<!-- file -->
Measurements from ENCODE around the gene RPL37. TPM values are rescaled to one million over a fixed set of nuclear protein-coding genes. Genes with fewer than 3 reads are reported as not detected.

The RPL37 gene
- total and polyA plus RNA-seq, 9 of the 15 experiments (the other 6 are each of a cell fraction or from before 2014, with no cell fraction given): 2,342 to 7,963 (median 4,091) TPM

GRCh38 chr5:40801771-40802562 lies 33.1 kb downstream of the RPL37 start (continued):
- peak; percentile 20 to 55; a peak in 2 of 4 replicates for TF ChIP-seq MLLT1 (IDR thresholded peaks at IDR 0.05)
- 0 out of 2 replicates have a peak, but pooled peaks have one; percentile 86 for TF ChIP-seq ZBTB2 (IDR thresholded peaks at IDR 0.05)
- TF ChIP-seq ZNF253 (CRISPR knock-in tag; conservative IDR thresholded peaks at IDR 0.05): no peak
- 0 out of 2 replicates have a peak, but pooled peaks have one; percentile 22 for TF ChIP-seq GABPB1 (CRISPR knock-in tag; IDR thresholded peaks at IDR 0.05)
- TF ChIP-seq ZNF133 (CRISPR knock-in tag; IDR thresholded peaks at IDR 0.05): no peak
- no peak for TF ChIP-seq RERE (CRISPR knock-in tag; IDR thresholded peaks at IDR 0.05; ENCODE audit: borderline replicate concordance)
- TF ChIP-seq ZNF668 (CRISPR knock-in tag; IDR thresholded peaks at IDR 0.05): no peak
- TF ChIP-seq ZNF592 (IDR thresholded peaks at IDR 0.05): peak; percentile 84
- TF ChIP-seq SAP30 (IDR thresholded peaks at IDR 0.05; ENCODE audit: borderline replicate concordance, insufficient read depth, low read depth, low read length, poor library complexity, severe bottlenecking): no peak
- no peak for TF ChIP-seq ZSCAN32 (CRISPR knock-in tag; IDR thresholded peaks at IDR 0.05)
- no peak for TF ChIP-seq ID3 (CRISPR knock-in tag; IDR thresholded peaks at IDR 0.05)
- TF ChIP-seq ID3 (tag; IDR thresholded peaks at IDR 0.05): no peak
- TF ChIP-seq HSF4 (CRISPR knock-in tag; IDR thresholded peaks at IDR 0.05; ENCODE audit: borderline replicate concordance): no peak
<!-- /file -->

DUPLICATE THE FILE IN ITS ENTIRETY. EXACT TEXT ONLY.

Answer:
Measurements from ENCODE around the gene RPL37. TPM values are rescaled to one million over a fixed set of nuclear protein-coding genes. Genes with fewer than 3 reads are reported as not detected.

The RPL37 gene
- total and polyA plus RNA-seq, 9 of the 15 experiments (the other 6 are each of a cell fraction or from before 2014, with no cell fraction given): 2,342 to 7,963 (median 4,091) TPM

GRCh38 chr5:40801771-40802562 lies 33.1 kb downstream of the RPL37 start (continued):
- peak; percentile 20 to 55; a peak in 2 of 4 replicates for TF ChIP-seq MLLT1 (IDR thresholded peaks at IDR 0.05)
- 0 out of 2 replicates have a peak, but pooled peaks have one; percentile 86 for TF ChIP-seq ZBTB2 (IDR thresholded peaks at IDR 0.05)
- TF ChIP-seq ZNF253 (CRISPR knock-in tag; conservative IDR thresholded peaks at IDR 0.05): no peak
- 0 out of 2 replicates have a peak, but pooled peaks have one; percentile 22 for TF ChIP-seq GABPB1 (CRISPR knock-in tag; IDR thresholded peaks at IDR 0.05)
- TF ChIP-seq ZNF133 (CRISPR knock-in tag; IDR thresholded peaks at IDR 0.05): no peak
- no peak for TF ChIP-seq RERE (CRISPR knock-in tag; IDR thresholded peaks at IDR 0.05; ENCODE audit: borderline replicate concordance)
- TF ChIP-seq ZNF668 (CRISPR knock-in tag; IDR thresholded peaks at IDR 0.05): no peak
- TF ChIP-seq ZNF592 (IDR thresholded peaks at IDR 0.05): peak; percentile 84
- TF ChIP-seq SAP30 (IDR thresholded peaks at IDR 0.05; ENCODE audit: borderline replicate concordance, insufficient read depth, low read depth, low read length, poor library complexity, severe bottlenecking): no peak
- no peak for TF ChIP-seq ZSCAN32 (CRISPR knock-in tag; IDR thresholded peaks at IDR 0.05)
- no peak for TF ChIP-seq ID3 (CRISPR knock-in tag; IDR thresholded peaks at IDR 0.05)
- TF ChIP-seq ID3 (tag; IDR thresholded peaks at IDR 0.05): no peak
- TF ChIP-seq HSF4 (CRISPR knock-in tag; IDR thresholded peaks at IDR 0.05; ENCODE audit: borderline replicate concordance): no peak